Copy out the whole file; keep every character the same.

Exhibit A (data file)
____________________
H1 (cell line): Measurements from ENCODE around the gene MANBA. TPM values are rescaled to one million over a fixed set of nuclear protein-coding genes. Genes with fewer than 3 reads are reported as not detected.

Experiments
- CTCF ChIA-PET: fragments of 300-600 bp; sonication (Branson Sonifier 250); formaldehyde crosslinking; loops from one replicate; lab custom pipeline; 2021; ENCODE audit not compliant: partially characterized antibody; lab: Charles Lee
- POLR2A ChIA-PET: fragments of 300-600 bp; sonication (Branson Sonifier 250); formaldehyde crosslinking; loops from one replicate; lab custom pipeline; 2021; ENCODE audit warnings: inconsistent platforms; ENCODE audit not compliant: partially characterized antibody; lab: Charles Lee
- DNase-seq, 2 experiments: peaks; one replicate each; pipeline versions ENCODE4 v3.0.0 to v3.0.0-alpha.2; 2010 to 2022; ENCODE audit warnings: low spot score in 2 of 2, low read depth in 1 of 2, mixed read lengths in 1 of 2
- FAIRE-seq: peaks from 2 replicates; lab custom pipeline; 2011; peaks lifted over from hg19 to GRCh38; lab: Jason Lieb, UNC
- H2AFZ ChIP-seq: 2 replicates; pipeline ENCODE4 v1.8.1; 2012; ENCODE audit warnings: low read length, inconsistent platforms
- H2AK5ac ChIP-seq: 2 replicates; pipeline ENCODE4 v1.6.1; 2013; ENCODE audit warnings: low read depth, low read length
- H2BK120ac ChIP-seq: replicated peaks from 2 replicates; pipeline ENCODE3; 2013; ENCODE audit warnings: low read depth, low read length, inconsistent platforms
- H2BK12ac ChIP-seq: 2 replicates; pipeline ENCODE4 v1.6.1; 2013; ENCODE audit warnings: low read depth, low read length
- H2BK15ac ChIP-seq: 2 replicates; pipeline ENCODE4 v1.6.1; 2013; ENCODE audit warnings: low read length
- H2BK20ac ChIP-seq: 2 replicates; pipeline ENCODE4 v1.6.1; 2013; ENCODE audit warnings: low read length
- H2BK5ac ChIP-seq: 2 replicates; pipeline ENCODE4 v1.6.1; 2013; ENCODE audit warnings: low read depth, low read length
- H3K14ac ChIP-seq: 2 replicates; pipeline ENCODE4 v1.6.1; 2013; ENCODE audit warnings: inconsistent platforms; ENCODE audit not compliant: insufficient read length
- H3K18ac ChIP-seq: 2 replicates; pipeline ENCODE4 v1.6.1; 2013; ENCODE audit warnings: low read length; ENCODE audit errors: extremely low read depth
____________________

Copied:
H1 (cell line): Measurements from ENCODE around the gene MANBA. TPM values are rescaled to one million over a fixed set of nuclear protein-coding genes. Genes with fewer than 3 reads are reported as not detected.

Experiments
- CTCF ChIA-PET: fragments of 300-600 bp; sonication (Branson Sonifier 250); formaldehyde crosslinking; loops from one replicate; lab custom pipeline; 2021; ENCODE audit not compliant: partially characterized antibody; lab: Charles Lee
- POLR2A ChIA-PET: fragments of 300-600 bp; sonication (Branson Sonifier 250); formaldehyde crosslinking; loops from one replicate; lab custom pipeline; 2021; ENCODE audit warnings: inconsistent platforms; ENCODE audit not compliant: partially characterized antibody; lab: Charles Lee
- DNase-seq, 2 experiments: peaks; one replicate each; pipeline versions ENCODE4 v3.0.0 to v3.0.0-alpha.2; 2010 to 2022; ENCODE audit warnings: low spot score in 2 of 2, low read depth in 1 of 2, mixed read lengths in 1 of 2
- FAIRE-seq: peaks from 2 replicates; lab custom pipeline; 2011; peaks lifted over from hg19 to GRCh38; lab: Jason Lieb, UNC
- H2AFZ ChIP-seq: 2 replicates; pipeline ENCODE4 v1.8.1; 2012; ENCODE audit warnings: low read length, inconsistent platforms
- H2AK5ac ChIP-seq: 2 replicates; pipeline ENCODE4 v1.6.1; 2013; ENCODE audit warnings: low read depth, low read length
- H2BK120ac ChIP-seq: replicated peaks from 2 replicates; pipeline ENCODE3; 2013; ENCODE audit warnings: low read depth, low read length, inconsistent platforms
- H2BK12ac ChIP-seq: 2 replicates; pipeline ENCODE4 v1.6.1; 2013; ENCODE audit warnings: low read depth, low read length
- H2BK15ac ChIP-seq: 2 replicates; pipeline ENCODE4 v1.6.1; 2013; ENCODE audit warnings: low read length
- H2BK20ac ChIP-seq: 2 replicates; pipeline ENCODE4 v1.6.1; 2013; ENCODE audit warnings: low read length
- H2BK5ac ChIP-seq: 2 replicates; pipeline ENCODE4 v1.6.1; 2013; ENCODE audit warnings: low read depth, low read length
- H3K14ac ChIP-seq: 2 replicates; pipeline ENCODE4 v1.6.1; 2013; ENCODE audit warnings: inconsistent platforms; ENCODE audit not compliant: insufficient read length
- H3K18ac ChIP-seq: 2 replicates; pipeline ENCODE4 v1.6.1; 2013; ENCODE audit warnings: low read length; ENCODE audit errors: extremely low read depth